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Alois Liška
Born (1895-11-20)20 November 1895
Died 7 February 1977(1977-02-07) (aged 81)
Place of birth Záborčí, near Liberec, Austria-Hungary (now Czech Republic)
Place of death Putney, London
Allegiance  Czechoslovakia
Service/branch Roundel of the Czech Republic.svg Czechoslovak Army
Years of service 1915–1948
Rank General
Commands held 1st Czechoslovak Armoured Brigade
Battles/wars

World War II

Alois Liška was a Czech army officer who served in both World Wars, ultimately as a Brigade General commanding the 1st Czechoslovak Armoured Brigade at Dunkirk in 1944/45. He was born on 20 November 1895 in Záborčí, some 17 kilometres south east of Liberec, and died on 7 February 1977 in Putney, London.[1]

Early life[]

Liška was one of six siblings. In June 1914, he passed the leaving examination and graduated from Grammar School in Turnov.[2]

Military service[]

In 1915, during World War I, Liška was conscripted into the Austro–Hungarian Army and posted to the Russian front. He was taken prisoner of war (one source says that he defected[2]) in 1916 on the Russian front and in 1917 he volunteered to join the Czechoslovak Legions in Russia and served with the artillery.[1]

After his return, in 1920, to Czechoslovakia, he joined the Army as a professional officer and served with the 51st Artillery Regiment at Stara Boleslav, rising from a company commander to commanding the regiment. When Germany occupied the Czech lands in 1939, he escaped the country.[1]

During the Battle of France, he commanded the 1st Artillery Regiment and, after the collapse of Allied forces in 1940, he and his regiment were evacuated to Britain. In 1943, Liška was promoted to Brigadier General and, from March 1943, he commanded the Czechoslovak Independent Brigade, which subsequently converted to armour as the Czechoslovak Independent Armoured Brigade Group, which subsequently became the 1st Czechoslovak Armoured Brigade. The Brigade was moved to France in August 1944 and Liška commanded the siege of Dunkirk from October 1944 to May 1945, accepting the surrender of the German garrison.[1][2]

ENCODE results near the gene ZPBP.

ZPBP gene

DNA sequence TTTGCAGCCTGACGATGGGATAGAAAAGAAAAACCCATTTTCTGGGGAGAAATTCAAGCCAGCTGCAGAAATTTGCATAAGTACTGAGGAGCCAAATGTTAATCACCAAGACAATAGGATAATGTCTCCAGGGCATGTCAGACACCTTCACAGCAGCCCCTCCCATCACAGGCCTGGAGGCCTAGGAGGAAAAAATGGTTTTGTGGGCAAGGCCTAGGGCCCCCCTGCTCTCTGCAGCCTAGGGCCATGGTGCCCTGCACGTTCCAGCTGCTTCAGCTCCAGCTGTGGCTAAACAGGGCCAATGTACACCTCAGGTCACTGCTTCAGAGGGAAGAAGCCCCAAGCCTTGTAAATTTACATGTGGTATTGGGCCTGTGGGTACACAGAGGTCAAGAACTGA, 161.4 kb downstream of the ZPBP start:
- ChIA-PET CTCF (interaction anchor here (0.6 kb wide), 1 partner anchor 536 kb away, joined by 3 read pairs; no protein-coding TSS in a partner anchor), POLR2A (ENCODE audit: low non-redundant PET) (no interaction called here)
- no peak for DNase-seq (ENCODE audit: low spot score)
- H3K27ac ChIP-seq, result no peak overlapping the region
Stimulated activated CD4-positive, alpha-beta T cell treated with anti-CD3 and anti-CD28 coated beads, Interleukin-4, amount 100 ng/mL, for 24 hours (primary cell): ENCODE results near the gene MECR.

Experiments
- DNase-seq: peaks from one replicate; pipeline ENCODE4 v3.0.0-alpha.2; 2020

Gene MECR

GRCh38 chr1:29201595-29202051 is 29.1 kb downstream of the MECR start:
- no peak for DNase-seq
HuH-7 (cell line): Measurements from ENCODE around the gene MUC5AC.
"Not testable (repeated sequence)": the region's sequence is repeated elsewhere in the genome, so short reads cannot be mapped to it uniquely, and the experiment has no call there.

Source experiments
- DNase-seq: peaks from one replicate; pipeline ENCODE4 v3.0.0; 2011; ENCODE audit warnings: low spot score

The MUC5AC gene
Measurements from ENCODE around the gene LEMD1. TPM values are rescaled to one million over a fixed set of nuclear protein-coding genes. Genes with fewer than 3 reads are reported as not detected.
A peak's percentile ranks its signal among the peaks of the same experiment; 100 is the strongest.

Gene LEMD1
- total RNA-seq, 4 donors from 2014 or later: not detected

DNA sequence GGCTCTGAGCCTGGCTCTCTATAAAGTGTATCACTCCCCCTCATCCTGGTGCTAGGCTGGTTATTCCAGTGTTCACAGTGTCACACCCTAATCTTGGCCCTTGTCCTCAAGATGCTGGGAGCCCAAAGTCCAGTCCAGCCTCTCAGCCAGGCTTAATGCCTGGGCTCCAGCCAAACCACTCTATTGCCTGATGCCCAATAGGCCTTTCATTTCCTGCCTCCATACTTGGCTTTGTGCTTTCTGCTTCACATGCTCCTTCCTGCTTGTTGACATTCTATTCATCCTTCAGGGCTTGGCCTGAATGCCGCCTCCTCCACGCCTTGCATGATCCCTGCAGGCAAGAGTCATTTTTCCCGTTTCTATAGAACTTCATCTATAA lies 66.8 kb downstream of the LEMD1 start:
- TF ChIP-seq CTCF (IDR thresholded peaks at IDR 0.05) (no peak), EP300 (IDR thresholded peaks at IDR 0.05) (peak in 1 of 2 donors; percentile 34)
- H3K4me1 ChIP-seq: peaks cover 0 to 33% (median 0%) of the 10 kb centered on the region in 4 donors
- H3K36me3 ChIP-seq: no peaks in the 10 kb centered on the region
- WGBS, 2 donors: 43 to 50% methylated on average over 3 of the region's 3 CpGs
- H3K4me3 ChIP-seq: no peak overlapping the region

Post-war[]

After the war, Liška returned to Czechoslovakia where he was reunited with his wife and daughter who had been repatriated from concentration camps; his son, Jaroslav, and older brother, Josef, had been shot during death marches. He had been appointed as the Czechoslovak Army's Chief of Staff in April 1945 by President Edvard Beneš, but this was vetoed by the Soviet authorities and instead he became commander of the Military College[3] and was promoted to General in 1946. The Communist takeover in 1948 and consequent purges of formerly London-based officers, however, led to his dismissal from the Army and obliged him to leave his country once again, without his family.[1][2]

Alois Liška died in Putney, London in 1977. He was posthumously awarded the Milan Rastislav Stefanik Order, 3rd class in 1991.[4]

References[]

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